The Hunter (Parker, #1)
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The Hunter (Parker #1)

4.09 of 5 stars 4.09  ·  rating details  ·  4,208 ratings  ·  417 reviews

You probably haven’t ever noticed them. But they’ve noticed you. They notice everything. That’s their job. Sitting quietly in a nondescript car outside a bank making note of the tellers’ work habits, the positions of the security guards. Lagging a few car lengths behind the Brinks truck on its daily rounds. Surreptitiously jiggling the handle of an unmarked service door at

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Published September 15th 2009 by University of Chicago Press (first published 1962)
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(showing 1-30 of 3,000)
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Stephen
When PARKER is after you...IT’S PRETTY MUCH Photobucket

4.5 to 5.0 stars. I haven't read oodles of crime fiction but this is certainly one of the best I have read so far. Parker is a pinnacle of the noirish, badass main character. He's simply superb. In this first installment, Parker returns to New York to “even up the score” with some former crew-mates who double-crossed him and left him for dead. Uh…BIG MISTAKE (for them). Now Parker is out for payback and it's pretty much lights out for his former assoc...more
Mike
Mar 16, 2012 Mike rated it 5 of 5 stars
Recommends it for: Fans of hard-boiled crime and noir
Recommended to Mike by: Goodreads group Pulp Fiction Member
The Hunter, Donald Westlake aka Richard Stark writes the first Parker Novel

I wrote an absolutely brilliant review of The Hunter: A Parker Novel last night. Trust me, it really was. Then it simply vanished. The laptop hiccuped and all those wonderful words went off to where good words go to die.

Richard Stark was a guy I had never heard of until I joined goodreads group Pulp Fiction. Donald E Westlake, I had heard of. I was in Junior High School when I read Fugitive Pigeon. It was a stitch, althou...more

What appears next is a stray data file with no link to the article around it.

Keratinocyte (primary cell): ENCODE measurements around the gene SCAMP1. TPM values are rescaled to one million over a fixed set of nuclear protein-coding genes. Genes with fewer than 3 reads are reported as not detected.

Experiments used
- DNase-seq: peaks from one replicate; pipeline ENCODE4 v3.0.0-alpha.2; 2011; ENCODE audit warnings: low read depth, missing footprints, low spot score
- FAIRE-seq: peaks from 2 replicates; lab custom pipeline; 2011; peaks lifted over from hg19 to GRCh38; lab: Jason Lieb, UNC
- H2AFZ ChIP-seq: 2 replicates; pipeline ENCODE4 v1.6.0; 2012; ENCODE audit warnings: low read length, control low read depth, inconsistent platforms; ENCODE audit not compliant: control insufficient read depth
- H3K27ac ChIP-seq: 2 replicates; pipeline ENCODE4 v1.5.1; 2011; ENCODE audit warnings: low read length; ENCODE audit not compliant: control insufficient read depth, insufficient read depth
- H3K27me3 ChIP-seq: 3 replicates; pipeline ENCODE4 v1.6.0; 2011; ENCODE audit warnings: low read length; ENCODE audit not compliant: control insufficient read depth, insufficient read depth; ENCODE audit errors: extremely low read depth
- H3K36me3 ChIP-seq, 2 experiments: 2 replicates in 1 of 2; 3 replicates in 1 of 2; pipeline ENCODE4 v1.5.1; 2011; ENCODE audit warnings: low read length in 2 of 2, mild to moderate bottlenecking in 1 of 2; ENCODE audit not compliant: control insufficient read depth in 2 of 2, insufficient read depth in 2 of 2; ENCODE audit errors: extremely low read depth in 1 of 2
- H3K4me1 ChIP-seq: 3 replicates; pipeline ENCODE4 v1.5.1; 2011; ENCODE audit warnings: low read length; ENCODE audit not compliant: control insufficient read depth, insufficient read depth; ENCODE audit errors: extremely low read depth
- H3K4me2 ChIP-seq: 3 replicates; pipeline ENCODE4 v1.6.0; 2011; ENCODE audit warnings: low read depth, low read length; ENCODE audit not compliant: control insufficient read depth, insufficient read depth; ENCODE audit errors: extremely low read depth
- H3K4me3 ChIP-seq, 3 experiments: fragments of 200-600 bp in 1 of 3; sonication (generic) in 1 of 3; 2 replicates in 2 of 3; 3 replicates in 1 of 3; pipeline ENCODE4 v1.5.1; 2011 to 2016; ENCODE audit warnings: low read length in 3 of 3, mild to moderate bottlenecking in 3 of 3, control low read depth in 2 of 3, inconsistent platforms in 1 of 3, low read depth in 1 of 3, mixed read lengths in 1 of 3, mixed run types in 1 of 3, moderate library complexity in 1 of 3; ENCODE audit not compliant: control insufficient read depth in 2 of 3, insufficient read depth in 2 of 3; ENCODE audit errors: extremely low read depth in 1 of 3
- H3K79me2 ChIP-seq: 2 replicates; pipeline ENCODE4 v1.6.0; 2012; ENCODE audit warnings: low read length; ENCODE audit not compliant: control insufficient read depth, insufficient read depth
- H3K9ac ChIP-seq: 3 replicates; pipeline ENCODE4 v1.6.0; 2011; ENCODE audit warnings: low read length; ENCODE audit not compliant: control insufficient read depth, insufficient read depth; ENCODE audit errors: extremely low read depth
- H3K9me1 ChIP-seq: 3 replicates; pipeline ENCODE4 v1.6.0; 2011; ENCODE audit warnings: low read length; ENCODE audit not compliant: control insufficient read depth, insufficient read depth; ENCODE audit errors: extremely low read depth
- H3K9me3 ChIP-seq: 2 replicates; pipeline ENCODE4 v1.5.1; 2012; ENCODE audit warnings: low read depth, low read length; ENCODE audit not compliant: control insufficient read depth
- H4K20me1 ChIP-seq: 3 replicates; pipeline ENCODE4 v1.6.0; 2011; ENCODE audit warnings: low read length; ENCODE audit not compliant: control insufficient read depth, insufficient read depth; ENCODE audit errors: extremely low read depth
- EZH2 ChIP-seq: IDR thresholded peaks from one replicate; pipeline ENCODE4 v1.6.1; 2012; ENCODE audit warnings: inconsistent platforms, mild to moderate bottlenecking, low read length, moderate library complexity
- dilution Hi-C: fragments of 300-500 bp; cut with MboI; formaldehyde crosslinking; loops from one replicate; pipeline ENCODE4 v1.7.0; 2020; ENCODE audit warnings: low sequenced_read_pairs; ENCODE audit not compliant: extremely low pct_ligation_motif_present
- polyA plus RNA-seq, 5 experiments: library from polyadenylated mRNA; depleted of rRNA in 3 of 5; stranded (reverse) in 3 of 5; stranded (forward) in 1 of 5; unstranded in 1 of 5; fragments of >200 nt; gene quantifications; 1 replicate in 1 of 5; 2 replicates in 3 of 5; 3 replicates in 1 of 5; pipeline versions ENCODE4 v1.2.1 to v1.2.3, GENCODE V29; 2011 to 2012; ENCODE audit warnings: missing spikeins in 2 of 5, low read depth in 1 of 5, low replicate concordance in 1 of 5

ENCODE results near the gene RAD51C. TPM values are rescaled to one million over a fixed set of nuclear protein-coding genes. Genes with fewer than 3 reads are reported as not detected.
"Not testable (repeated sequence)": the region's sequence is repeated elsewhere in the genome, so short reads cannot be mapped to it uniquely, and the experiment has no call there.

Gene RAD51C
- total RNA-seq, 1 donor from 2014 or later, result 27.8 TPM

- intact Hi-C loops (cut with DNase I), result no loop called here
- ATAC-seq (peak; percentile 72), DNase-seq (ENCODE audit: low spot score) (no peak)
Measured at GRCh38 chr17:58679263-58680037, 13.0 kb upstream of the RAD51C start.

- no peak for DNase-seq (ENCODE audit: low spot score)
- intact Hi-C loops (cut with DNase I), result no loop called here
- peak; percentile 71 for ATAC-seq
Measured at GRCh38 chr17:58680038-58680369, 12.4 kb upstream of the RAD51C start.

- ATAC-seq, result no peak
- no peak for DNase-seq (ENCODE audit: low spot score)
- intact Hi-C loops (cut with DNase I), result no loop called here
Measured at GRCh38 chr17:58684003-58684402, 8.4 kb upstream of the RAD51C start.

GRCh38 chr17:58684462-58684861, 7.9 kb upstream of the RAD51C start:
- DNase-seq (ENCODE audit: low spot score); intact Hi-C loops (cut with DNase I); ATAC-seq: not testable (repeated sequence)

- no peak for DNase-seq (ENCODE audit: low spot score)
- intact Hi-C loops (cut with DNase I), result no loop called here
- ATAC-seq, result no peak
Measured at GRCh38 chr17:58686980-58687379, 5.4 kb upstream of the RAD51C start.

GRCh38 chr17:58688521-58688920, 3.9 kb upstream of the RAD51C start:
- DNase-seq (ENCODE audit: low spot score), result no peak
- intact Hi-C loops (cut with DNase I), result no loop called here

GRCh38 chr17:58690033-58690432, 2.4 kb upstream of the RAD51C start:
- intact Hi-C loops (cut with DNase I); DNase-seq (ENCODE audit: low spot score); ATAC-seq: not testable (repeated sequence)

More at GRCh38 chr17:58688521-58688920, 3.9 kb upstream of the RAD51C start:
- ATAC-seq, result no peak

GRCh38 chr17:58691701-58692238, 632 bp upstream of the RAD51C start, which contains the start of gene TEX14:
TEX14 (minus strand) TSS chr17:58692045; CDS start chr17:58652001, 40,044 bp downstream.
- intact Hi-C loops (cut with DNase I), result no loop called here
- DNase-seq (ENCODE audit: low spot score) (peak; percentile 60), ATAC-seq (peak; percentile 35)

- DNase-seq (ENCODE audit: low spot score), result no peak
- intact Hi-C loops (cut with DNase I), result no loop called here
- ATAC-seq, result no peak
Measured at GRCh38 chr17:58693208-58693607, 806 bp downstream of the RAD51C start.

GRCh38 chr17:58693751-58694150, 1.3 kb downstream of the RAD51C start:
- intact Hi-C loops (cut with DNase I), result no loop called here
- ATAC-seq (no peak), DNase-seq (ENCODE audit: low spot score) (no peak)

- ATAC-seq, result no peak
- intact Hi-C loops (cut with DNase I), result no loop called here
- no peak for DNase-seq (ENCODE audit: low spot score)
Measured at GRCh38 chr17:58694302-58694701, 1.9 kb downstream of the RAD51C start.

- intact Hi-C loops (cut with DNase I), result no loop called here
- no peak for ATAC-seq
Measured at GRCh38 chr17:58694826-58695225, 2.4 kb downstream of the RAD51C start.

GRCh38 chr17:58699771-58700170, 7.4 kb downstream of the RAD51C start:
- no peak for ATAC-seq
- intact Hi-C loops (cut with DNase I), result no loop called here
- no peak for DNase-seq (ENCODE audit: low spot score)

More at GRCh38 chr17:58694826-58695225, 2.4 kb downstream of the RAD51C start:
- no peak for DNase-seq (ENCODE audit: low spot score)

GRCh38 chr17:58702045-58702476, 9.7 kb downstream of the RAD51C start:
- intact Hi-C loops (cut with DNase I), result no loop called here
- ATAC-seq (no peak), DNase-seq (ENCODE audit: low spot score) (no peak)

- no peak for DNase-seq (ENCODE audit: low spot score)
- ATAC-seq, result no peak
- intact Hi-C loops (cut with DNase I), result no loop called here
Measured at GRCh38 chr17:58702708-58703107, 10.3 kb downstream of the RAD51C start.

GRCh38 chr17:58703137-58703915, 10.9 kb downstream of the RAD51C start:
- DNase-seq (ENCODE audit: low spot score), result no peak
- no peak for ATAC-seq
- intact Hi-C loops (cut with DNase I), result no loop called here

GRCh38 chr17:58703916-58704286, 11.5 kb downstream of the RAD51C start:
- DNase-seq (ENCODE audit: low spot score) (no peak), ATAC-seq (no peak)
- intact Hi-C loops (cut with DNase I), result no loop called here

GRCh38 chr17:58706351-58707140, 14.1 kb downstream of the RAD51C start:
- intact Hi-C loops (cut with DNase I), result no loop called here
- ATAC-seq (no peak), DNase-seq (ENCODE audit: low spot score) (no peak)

Kemper
When we meet Parker, we don’t know much about him. He’s just a guy with shabby clothes and a bad attitude walking across the George Washington Bridge into New York without a dime to his name. Within hours of arriving in Manhattan, Parker has used an early ’60s form of identity theft to fill his wallet and set himself up quite nicely. Clearly, this is a resourceful guy. As we quickly learn in The Hunter, he’s also a guy that you do not want to double-cross.

A professional thief, Parker was betray...more
Dan Schwent
Four men collaborate on a heist and everything goes well until one man decides he can't share and tries to off the others. But Parker doesn't die and comes looking for revenge! But will revenge be enough for Parker ...?

Wow. I'd been looking forward to reading Richard Stark's Parker books for quite some time and I'd say I'm hooked with the first one. Parker's a relentless force of nature with few redeeming qualities. The writing shows just how versatile a writer Donald Westlake was, powerful yet...more
Algernon
Jan 14, 2014 Algernon rated it 4 of 5 stars  ·  review of another edition
Recommended to Algernon by: bookclub choice
Shelves: 2014
[7/10]
The first book in the Parker series is a clear illustration for me of the need for half-stars here on Goodreads. I know three stars means a positive reaction, but often people interpret it as a mediocre book, and The Hunter may be flawed as far as I'm concerned, but it is definitely not mediocre. It has in fact most of the elements to make it a classic in its genre: a powerful lead, a heist gone bad, betrayal among crooks, women trouble, surprising twists towards the end.